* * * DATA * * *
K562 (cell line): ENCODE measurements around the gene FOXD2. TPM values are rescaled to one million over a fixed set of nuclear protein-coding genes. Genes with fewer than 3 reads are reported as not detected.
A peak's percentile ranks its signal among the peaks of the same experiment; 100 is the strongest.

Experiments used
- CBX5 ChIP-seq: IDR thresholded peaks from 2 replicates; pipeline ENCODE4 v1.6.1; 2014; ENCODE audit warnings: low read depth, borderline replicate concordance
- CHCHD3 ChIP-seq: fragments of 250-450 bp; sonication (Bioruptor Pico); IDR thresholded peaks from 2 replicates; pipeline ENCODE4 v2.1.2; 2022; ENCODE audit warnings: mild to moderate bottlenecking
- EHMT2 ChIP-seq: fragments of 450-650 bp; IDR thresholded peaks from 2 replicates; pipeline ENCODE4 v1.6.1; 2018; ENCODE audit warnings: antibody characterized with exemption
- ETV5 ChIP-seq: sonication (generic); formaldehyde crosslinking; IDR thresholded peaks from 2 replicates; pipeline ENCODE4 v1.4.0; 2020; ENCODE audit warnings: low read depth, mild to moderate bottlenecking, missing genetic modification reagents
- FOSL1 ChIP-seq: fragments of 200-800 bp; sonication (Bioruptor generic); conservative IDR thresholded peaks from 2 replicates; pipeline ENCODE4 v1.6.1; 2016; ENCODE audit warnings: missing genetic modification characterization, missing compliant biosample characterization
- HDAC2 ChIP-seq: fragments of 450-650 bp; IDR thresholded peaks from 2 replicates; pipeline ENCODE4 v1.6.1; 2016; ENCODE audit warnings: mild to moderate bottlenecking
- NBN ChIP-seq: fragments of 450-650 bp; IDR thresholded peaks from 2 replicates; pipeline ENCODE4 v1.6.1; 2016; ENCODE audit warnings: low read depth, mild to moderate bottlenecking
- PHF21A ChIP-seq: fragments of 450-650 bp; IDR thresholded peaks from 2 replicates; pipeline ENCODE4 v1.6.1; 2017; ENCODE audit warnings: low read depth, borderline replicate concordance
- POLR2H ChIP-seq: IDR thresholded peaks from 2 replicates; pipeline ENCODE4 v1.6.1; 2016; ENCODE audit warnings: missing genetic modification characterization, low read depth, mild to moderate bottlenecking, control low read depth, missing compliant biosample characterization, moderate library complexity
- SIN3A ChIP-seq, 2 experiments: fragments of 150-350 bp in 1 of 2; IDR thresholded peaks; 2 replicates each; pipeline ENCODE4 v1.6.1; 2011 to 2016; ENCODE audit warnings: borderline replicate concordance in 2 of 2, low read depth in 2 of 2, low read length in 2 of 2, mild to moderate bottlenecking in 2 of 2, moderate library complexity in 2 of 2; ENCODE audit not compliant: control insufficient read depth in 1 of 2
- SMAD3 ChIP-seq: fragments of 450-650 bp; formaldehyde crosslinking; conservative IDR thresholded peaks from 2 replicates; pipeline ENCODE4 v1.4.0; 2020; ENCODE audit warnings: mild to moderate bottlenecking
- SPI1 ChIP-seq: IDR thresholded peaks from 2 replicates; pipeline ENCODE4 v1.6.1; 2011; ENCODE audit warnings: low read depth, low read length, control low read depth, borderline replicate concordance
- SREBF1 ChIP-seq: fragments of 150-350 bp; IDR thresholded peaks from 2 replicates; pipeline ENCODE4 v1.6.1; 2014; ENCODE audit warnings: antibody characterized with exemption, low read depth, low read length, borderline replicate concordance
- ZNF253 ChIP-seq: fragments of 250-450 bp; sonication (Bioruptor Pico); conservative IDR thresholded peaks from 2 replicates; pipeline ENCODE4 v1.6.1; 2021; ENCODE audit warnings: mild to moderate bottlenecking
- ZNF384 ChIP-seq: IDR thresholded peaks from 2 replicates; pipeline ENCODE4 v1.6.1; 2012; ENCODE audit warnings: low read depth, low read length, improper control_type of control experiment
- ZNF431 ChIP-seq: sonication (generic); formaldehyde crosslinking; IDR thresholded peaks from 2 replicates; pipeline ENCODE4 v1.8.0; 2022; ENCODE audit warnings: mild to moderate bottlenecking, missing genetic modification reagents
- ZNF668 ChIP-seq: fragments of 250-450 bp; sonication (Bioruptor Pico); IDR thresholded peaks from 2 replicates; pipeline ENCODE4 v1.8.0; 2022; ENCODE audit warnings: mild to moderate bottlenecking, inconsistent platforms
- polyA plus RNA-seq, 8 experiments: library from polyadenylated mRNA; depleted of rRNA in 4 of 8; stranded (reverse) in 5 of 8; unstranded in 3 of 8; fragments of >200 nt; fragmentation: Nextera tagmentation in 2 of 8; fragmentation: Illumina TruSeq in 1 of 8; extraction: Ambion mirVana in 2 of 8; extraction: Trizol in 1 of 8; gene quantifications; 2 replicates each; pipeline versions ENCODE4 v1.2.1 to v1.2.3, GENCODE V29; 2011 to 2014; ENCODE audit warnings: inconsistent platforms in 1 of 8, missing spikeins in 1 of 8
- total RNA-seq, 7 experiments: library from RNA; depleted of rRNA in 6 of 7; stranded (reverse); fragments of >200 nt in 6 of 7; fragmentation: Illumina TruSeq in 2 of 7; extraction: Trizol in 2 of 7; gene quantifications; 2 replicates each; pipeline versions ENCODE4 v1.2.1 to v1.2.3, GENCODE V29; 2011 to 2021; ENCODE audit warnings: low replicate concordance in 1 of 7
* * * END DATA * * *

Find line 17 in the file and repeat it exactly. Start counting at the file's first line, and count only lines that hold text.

- ZNF253 ChIP-seq: fragments of 250-450 bp; sonication (Bioruptor Pico); conservative IDR thresholded peaks from 2 replicates; pipeline ENCODE4 v1.6.1; 2021; ENCODE audit warnings: mild to moderate bottlenecking